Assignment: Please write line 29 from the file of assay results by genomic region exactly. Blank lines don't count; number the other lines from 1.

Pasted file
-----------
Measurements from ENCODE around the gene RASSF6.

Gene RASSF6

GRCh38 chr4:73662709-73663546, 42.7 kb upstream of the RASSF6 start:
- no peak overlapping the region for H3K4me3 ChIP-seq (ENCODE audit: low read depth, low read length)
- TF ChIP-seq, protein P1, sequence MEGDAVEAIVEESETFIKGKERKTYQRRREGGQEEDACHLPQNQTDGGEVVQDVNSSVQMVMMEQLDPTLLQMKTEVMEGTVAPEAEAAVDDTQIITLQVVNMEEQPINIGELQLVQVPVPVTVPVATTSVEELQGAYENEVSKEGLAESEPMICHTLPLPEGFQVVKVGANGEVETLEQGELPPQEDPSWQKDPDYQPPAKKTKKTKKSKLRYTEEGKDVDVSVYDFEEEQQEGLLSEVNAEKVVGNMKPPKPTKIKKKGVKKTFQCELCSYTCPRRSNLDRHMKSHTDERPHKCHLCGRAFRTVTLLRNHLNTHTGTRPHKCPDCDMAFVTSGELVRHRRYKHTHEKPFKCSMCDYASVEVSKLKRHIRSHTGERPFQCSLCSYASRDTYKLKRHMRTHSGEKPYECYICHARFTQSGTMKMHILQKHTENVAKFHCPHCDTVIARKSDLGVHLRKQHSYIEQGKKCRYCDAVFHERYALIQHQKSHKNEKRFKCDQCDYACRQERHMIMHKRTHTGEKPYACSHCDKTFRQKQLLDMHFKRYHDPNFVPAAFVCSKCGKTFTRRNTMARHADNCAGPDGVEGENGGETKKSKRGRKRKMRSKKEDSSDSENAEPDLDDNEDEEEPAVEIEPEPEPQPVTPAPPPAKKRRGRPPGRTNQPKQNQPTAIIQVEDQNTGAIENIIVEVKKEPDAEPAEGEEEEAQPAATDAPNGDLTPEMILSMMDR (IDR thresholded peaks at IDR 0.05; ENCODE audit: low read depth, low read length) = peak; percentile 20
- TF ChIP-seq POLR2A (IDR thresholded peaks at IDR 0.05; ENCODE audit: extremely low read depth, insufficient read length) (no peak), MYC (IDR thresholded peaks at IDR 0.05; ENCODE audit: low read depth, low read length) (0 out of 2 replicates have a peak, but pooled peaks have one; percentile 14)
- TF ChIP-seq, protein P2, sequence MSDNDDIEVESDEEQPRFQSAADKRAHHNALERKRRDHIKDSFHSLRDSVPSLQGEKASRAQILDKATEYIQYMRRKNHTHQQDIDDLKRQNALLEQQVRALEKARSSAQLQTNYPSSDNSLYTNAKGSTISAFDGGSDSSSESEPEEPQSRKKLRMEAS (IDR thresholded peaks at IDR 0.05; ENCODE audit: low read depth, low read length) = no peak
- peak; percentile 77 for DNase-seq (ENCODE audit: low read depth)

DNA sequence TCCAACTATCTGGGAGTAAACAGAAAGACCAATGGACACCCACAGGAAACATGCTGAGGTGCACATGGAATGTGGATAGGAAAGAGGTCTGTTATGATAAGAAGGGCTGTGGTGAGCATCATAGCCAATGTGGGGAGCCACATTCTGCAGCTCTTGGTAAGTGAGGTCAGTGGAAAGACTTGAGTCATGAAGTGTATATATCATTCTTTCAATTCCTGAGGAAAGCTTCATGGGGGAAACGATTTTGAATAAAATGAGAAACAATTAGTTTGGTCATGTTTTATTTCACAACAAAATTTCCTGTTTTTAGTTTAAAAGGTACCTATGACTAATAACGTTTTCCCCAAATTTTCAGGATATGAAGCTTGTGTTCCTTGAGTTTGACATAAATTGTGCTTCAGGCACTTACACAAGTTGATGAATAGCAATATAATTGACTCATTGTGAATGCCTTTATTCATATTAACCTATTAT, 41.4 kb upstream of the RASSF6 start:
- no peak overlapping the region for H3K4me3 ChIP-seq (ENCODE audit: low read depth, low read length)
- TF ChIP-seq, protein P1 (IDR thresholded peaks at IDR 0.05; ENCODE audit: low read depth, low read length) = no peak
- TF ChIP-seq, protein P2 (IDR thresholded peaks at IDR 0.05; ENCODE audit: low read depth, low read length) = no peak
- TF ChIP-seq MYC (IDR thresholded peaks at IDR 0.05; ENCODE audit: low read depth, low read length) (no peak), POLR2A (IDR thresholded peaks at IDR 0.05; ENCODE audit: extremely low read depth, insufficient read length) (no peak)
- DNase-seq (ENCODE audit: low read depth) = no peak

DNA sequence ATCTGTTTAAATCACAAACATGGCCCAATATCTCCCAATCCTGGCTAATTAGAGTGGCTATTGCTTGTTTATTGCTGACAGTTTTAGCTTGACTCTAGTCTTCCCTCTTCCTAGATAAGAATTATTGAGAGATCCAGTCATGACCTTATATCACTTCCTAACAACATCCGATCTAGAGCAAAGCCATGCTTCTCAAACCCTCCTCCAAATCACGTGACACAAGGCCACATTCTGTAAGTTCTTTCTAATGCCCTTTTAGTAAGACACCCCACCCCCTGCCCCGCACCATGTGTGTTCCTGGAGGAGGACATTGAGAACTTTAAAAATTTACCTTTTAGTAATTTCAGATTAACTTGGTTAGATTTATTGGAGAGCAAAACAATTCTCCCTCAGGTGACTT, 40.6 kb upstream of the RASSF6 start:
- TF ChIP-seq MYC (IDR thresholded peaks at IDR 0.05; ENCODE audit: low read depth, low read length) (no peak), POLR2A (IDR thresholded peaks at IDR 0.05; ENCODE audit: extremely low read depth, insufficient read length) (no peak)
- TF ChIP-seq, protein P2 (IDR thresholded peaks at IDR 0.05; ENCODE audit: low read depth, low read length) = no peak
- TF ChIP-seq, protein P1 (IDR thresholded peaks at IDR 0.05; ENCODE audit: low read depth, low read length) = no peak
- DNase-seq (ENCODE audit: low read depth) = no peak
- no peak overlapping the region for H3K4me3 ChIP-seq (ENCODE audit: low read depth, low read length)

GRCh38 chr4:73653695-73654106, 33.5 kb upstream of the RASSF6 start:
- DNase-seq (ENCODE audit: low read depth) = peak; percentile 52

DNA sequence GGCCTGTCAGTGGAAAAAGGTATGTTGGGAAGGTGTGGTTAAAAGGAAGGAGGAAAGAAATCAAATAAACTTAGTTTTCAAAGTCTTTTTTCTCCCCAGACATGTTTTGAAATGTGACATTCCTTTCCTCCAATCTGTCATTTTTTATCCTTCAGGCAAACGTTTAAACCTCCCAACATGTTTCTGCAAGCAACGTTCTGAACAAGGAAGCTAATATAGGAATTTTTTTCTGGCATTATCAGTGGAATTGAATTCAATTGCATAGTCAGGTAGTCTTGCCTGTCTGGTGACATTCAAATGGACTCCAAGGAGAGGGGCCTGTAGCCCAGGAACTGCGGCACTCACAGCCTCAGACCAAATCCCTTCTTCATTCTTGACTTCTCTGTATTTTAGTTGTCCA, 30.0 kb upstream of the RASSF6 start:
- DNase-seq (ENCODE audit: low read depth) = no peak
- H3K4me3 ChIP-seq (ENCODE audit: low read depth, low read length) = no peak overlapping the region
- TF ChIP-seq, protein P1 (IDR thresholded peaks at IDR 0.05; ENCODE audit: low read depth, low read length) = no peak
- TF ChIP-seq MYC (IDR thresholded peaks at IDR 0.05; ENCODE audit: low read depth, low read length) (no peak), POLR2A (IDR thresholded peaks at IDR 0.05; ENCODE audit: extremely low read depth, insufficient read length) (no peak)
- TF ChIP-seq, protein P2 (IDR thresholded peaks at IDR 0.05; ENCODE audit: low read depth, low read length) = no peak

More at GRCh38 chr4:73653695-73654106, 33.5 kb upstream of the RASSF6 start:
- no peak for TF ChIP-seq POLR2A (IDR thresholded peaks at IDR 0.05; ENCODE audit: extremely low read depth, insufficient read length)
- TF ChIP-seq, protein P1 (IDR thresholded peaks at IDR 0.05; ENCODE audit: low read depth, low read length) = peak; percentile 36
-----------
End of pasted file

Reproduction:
More at GRCh38 chr4:73653695-73654106, 33.5 kb upstream of the RASSF6 start: